No, I was referring to Hero999's sim.  However, there is an alternative if you want to sweep a resistor using the .dc command - use a load resistor but edit its value to R=I(Vctrl) to make a behavioral resistor, then create a voltage source Vctrl to control it.  Set the series (internal) resistance to -1 ohms  :wtf: (Yes the NEGATIVE resistance is intentional to get positive current through the source for positive source voltage), and of course, ground one side of it. 

Another approach is not to short the voltage source or set its Rser, but instead label its output node, and change the behavioural resistor expression to refer to that node voltage.  However, you then have two names to keep consistent.

One can then sweep Vctrl in a .dc command.
.dc dec Vctrl 10k 10 covers the same range as Hero999's original .stepped sim.

There's a pitfall for the unwary:  You'd think you could simply sweep a shorted current source, but LTspice deletes shorted current sources before generating the netlist so the .dc command will always bitch that it cant find your control source!  |O
One fix is don't short the source, instead use a 1 ohm  resistor, but that's more complexity
« Last Edit: November 26, 2017, 12:42:12 AM by Ian.M »
 

Offline oldway

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Re: 0-350V 0.2A Bench Power Supply
« Reply #141 on: November 26, 2017, 12:39:17 AM »
Yes

It is wery strange to see tubes that used this way  :-//
What do you mean with this ?
In the years 60, there was no optocoupler and the solution I am proposing was not possible.
It was possible to use direct coupling because 500 or 600V was no problem at all for the driving vacuum tube.
 

Offline 001

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Re: 0-350V 0.2A Bench Power Supply
« Reply #142 on: November 26, 2017, 12:41:17 AM »
-

It is not about Your circuit but about strange simulation results above  :palm:
 

Offline oldway

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Re: 0-350V 0.2A Bench Power Supply
« Reply #143 on: November 26, 2017, 12:45:37 AM »
There's more on the Heathkit IP17 here: http://www.sgitheach.org.uk/ip17.html, including the schematic and manual.   Heathkit got a lot out of only six tubes - two paralleled 6L6GC for the pass element, a 6BH6 to drive them and for feedback regulation, two 150V stabiliser tubes and a double diode to rectify the supply to the stabilised -300V rail.
...

I already have  posted this link....
http://www.eevblog.com/forum/projects/looking-for-yours-opinions!-hv-stabilized-power-supply/msg1355691/#msg1355691

Of course, in my schematic, there is no need of negative rail.
Nul current in the optocoupler = fully blocked pass tubes with -100V Grid 1 negative bias.
« Last Edit: November 26, 2017, 12:52:25 AM by oldway »
 

Offline 001

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Re: 0-350V 0.2A Bench Power Supply
« Reply #144 on: November 26, 2017, 12:59:22 AM »
Classic horowitz & hill ideas
 

Offline floobydust

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Re: 0-350V 0.2A Bench Power Supply
« Reply #145 on: November 26, 2017, 03:57:10 AM »
Oldway, thanks for bring grid-bias (supply) back ;) That circuit looks good, add a bit of current-limiting to protect it. OP's 470uF filter cap stores 37.6J which may hurt things, that's a bit big. IP-17 is 70uF/2 lol.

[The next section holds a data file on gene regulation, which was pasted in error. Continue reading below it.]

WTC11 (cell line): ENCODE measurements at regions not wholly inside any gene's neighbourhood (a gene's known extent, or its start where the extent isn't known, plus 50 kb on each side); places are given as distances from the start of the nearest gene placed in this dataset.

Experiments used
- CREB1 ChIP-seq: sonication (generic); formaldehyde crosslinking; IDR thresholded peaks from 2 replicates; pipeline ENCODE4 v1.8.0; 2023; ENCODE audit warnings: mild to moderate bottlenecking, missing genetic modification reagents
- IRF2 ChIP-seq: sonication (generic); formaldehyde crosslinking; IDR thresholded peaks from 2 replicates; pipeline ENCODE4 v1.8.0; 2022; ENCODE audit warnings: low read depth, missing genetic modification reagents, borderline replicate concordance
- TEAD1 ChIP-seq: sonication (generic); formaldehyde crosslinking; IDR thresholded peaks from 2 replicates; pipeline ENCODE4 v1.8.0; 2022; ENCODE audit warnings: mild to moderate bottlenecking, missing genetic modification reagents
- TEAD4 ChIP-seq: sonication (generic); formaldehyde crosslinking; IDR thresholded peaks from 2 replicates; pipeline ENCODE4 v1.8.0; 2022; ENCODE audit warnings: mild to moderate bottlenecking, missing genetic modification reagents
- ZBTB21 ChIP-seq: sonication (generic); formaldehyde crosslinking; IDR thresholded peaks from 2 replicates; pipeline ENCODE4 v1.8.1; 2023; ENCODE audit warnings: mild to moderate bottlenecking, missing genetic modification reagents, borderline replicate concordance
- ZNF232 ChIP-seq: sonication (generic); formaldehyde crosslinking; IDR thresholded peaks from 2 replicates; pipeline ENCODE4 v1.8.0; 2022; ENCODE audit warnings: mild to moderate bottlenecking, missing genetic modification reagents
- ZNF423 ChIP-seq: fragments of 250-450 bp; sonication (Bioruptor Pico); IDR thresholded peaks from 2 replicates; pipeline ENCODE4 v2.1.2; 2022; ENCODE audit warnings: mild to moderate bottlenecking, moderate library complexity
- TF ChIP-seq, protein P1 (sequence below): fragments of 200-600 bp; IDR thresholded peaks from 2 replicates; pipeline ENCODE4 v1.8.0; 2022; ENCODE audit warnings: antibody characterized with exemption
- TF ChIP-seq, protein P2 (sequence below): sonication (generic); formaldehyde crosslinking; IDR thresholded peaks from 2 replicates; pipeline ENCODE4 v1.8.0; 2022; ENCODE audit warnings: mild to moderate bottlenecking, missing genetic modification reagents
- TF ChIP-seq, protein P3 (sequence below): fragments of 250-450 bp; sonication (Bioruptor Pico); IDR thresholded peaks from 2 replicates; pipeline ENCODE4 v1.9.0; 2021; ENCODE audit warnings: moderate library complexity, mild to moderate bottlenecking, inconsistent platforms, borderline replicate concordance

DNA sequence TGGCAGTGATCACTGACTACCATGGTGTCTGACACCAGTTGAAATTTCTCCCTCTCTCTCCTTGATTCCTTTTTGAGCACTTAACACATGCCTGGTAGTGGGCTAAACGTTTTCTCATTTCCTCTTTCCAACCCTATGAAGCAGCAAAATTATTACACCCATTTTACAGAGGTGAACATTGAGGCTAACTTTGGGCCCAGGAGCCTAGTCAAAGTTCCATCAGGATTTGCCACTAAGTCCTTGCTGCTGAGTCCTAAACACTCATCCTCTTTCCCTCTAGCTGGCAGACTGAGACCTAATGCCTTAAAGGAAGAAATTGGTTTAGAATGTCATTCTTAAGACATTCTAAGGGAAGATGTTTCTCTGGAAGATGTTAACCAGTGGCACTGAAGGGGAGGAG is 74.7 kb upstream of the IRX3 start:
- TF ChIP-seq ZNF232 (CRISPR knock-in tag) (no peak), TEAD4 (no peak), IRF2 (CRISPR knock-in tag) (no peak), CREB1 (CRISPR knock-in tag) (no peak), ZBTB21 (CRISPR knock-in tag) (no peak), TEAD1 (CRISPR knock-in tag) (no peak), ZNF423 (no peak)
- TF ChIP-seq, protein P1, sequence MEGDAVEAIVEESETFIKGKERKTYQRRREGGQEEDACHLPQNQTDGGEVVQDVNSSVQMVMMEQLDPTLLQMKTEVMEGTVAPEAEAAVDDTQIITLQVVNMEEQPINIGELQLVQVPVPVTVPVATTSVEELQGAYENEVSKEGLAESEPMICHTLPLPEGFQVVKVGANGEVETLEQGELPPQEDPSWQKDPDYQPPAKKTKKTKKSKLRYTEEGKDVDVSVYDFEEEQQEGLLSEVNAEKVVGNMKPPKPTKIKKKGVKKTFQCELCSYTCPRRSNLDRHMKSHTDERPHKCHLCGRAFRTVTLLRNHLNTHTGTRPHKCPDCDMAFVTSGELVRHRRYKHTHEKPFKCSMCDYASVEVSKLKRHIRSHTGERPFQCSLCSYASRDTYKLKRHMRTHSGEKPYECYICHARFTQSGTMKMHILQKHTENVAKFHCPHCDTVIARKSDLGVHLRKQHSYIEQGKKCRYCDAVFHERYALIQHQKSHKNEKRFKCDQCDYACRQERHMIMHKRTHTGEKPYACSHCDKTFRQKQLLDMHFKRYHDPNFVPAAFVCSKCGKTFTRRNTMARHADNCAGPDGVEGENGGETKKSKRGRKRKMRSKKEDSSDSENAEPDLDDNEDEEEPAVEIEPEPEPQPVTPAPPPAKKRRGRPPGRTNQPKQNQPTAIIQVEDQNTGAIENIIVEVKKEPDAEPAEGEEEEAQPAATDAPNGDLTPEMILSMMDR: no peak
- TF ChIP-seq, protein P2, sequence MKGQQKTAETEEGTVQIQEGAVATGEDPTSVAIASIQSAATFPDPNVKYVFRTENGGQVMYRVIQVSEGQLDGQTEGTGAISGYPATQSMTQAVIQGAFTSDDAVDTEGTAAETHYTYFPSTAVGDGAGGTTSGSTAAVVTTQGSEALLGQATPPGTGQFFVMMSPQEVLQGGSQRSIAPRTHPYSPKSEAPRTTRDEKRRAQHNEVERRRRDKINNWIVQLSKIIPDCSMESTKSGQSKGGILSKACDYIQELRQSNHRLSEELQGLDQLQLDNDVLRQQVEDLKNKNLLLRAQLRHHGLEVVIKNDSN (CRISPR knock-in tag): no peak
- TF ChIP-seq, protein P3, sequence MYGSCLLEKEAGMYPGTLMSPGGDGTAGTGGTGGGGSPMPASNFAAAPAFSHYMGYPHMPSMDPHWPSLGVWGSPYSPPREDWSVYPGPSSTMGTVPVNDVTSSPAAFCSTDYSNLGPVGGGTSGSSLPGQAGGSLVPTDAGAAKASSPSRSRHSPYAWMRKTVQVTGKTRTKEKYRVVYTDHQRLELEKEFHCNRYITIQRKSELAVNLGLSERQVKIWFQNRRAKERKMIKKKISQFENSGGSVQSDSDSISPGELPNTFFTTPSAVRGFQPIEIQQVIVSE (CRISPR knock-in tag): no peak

I wasn't sure why the Heathkit IP-17 has a separate dedicated rail for the screens. It might be to keep 6L6 gain up at low drops? I guess we haven't looked at dropout voltage.
I recall the 6AS7/6080 was specifically designed for power supplies, but it worked with low plate voltages ~250V.

For real-life load testing HV power supplies, I use surplus 813 tetrodes with a cooling fan. I can't remember if secondary emission was a problem, thought the dynode region existed on the RCA ones I have- it might have been RF as I didn't put care into it and it's a bit tense on the workbench when the plates are glowing.

IXYS linear MOSFET IXTB30N100L 1,000V 30A looks tough but over $60 and Ciss=13,700pF (hard to shut off quickly) and TO-264 with no mounting hole
 

Offline oldway

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Re: 0-350V 0.2A Bench Power Supply
« Reply #146 on: November 26, 2017, 04:31:24 AM »
Quote
Oldway, thanks for bring grid-bias (supply) back ;) That circuit looks good, add a bit of current-limiting to protect it.
It is protected because there are two current limits.

One instantaneous not depending of any other component than the caracteristics of the vacuum tube, wich is limited to about 100 mA/tube, another one who is slower and using the current information of a shunt resistor in the negative rail.

Here are the caracteristics of EL34 with 250V and 350V G2 voltage.....I am feeding G2 with only 140V...

With 250V G2 voltage and 0V G1 voltage (in my circuit, G1 can't go positive), Ia is limited at about 300mA with 500V anode voltage.
With 350V G2 voltage and 0V G1 voltage, Ia is limited at about 550 mA

With G2 at 140V, I am expecting a current limitation at about 100 mA/tube.

Of course, with Ua = 500V  and Ia = 0.1A, we have an anode dissipation of 50W, far too much for a 20W power tube.

But a second current limitation from the semi-conductor control unit using a shunt resistor in the negative rail will reduce further this current to the set value of 200 mA output current or 50mA/tube.
« Last Edit: November 26, 2017, 04:33:45 AM by oldway »
 

Online T3sl4co1l

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Re: 0-350V 0.2A Bench Power Supply
« Reply #147 on: November 26, 2017, 04:56:44 AM »